There are many reasons why businesses should make keeping an accurate record of all their business documents a New Year’s resolution. Keeping accurate records will help keep businesses standing on firm financial footing, and can protect them against disputes with customers and creditors. Keeping an accurate record of all business invoices can assist in balancing a budget and managing an accounts payable and receivable department. A common question many new business owners have when establishing their business records retention schedule is how long to retain business invoices? Here is a guide to help you determine how long you should retain your business invoices as part of your business retention schedule.
Payable invoices can come from a wide range of sources—suppliers, vendors, contractors, or service providers. Regardless of where the invoice comes from, you’ll want to have a record of the transaction in either a hard paper or electronic copy, stored in an accounting ledger or program. When possible, attach a copy of the purchase order and the corresponding invoice, along with the check stub or electronic transmission documentation. Invoices are billed to specific individuals or departments, and it is important to note this on the invoice for tracking and record-keeping purposes. Adhering to this guideline will help you with budgeting while providing proof of payment if ever needed.
When you send a billing or receivable invoice to a client or customer, you’ll need to record the transaction and attach a copy of the check for electronic payment when it is received. If you have to send multiple follow-up invoices before getting paid, attach each subsequent document to the original so that you can establish a paper trail. If there is any correspondence made between your office and a customer, you’ll want to include documentation such as notices of late fees or reminders of contractual obligations.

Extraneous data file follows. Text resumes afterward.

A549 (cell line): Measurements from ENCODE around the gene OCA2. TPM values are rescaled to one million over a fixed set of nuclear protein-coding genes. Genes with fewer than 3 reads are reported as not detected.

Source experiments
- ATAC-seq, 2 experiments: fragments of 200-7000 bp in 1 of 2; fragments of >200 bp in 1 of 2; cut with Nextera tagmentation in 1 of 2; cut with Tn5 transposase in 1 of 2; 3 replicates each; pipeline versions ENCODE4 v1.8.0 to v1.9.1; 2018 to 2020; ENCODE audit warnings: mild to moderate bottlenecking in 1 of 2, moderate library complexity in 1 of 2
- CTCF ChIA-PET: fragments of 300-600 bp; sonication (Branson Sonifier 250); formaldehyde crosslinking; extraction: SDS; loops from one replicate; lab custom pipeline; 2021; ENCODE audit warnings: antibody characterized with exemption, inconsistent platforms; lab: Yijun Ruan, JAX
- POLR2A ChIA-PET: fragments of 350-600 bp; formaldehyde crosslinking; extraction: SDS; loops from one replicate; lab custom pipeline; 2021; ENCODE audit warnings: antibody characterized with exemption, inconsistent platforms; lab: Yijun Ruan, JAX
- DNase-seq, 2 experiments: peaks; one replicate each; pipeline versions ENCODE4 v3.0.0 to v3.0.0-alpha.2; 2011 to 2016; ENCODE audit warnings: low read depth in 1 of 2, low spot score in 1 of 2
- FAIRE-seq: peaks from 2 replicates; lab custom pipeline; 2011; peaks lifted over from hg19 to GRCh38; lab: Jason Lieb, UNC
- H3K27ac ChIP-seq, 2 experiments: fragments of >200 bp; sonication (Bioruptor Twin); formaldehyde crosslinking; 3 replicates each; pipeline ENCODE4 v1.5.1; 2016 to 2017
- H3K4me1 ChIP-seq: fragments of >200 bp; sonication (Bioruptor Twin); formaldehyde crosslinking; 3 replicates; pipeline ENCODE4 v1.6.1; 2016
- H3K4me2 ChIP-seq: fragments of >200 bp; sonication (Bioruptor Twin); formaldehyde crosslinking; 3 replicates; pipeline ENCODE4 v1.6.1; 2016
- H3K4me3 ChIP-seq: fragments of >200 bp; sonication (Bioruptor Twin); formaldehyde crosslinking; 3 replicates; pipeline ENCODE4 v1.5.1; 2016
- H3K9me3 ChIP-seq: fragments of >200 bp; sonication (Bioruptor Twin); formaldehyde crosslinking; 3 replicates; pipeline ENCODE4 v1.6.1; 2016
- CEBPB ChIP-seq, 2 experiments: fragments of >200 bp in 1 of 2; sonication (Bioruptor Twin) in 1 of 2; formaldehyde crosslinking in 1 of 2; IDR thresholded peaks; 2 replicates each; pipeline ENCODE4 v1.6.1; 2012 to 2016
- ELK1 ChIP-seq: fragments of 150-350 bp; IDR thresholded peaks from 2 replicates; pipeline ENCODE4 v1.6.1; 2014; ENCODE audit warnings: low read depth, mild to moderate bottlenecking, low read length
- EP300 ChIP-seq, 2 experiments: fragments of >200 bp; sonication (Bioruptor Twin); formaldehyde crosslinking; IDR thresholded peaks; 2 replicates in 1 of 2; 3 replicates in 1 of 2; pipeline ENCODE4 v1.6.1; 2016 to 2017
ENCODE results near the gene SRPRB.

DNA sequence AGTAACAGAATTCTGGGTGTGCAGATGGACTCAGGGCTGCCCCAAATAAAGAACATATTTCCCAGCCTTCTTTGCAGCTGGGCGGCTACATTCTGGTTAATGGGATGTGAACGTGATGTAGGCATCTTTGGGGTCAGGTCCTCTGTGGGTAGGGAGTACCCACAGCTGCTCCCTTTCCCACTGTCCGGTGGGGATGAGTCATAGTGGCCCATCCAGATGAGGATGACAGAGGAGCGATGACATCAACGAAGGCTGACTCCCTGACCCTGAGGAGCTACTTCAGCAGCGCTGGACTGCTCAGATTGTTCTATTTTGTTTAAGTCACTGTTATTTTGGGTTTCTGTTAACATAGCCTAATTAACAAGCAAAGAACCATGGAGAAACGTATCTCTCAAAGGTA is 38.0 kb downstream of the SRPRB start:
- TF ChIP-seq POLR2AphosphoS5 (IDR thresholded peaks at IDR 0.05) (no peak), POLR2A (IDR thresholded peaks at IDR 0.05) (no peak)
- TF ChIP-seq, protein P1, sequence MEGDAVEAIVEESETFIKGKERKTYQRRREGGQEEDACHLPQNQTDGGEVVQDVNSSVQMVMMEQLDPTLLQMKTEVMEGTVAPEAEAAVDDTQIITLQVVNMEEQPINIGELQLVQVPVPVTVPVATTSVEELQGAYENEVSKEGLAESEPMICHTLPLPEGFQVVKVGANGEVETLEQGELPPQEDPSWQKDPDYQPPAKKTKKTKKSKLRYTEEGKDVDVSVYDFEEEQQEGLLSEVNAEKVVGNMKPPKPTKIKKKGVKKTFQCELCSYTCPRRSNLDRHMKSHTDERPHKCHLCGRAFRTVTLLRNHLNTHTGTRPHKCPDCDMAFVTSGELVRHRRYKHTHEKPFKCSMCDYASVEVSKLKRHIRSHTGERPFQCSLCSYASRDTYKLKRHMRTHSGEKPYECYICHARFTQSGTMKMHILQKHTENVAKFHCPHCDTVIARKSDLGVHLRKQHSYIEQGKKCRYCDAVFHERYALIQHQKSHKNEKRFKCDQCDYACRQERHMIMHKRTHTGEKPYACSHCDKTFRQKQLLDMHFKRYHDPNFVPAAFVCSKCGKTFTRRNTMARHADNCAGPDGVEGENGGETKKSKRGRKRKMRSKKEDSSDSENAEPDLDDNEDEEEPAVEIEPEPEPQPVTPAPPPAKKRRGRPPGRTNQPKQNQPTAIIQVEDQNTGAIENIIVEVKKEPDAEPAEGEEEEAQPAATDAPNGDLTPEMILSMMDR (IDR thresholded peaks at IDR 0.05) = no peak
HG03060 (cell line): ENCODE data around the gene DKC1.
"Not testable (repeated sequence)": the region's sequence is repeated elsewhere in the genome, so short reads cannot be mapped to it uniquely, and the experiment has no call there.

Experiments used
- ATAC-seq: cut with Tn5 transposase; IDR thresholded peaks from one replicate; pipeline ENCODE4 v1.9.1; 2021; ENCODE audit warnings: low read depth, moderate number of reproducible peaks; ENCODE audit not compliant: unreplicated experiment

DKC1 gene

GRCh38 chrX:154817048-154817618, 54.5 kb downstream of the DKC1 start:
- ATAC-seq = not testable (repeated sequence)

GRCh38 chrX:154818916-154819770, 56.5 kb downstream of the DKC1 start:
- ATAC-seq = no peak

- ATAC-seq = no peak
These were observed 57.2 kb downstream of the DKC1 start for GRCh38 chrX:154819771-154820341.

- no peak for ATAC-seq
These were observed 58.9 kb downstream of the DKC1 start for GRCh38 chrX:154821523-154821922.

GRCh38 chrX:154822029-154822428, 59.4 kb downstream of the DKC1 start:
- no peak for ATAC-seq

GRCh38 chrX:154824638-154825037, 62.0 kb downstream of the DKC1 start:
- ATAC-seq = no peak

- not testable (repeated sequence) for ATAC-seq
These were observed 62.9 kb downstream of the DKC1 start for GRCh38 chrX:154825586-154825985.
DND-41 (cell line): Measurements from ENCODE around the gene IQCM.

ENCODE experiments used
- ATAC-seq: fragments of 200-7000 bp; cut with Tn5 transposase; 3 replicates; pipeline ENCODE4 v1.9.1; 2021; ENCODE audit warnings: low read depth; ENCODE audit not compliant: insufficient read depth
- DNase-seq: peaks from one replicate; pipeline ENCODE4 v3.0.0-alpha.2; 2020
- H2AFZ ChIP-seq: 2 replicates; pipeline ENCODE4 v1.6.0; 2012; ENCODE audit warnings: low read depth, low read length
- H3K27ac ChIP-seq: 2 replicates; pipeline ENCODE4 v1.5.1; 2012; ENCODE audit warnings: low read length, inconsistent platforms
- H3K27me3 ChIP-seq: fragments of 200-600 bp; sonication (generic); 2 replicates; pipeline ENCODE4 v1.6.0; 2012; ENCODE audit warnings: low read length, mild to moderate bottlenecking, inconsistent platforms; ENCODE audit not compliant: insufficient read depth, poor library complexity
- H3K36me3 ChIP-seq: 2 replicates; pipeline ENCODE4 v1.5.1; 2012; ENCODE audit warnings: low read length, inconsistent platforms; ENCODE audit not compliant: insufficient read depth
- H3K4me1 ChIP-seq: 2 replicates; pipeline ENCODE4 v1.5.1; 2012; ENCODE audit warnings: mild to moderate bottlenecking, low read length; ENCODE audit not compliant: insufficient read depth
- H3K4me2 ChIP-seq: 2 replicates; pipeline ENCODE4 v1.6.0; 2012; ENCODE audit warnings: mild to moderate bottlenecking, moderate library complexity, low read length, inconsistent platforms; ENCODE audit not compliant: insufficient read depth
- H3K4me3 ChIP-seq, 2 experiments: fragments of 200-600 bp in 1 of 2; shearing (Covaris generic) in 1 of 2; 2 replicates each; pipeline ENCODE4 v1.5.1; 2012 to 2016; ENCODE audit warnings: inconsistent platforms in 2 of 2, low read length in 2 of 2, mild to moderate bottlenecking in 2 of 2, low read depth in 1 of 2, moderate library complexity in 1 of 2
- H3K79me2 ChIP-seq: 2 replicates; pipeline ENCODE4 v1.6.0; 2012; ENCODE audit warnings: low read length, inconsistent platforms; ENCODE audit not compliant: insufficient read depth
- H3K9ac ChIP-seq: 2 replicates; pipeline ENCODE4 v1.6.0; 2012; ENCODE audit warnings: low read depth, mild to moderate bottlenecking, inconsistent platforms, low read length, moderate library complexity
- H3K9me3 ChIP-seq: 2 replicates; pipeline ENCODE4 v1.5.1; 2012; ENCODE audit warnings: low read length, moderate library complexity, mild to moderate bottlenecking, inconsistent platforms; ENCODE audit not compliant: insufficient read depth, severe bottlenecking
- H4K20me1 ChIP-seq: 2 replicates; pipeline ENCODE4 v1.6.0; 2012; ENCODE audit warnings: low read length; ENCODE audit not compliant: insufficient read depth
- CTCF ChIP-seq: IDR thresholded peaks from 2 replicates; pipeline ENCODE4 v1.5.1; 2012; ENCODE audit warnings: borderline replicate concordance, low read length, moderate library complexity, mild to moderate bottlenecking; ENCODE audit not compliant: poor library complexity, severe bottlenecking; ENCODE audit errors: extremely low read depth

Purpose of Keeping Invoices
If you are selected by the U.S. Internal Revenue Service for an audit, having a record of all invoices sent and received can help you prove your claims of profit and loss. Additionally, invoice documentation can prove your reported earnings and deductions. Invoices can prove critical in helping to prepare tax documents, tracking expenditures, and establishing an overall business budget. When you keep all financial records, you are better able to asses and self-audit your business to ensure you have sound financial planning and accounting procedures in place.
The IRS recommends that invoices that can help substantiate business income or deductions be kept for the entire statute of limitations period, as tax records can be changed or reviewed during this period. In most cases, this is generally three to seven years, depending on the circumstances. Depending on the nature of your business, you may determine that keeping records longer than the recommended period may be beneficial to meet your unique needs.
If you have any questions on how long your business should keep and maintain invoices as part of your business records retention schedule, contact a consultant at IRCH.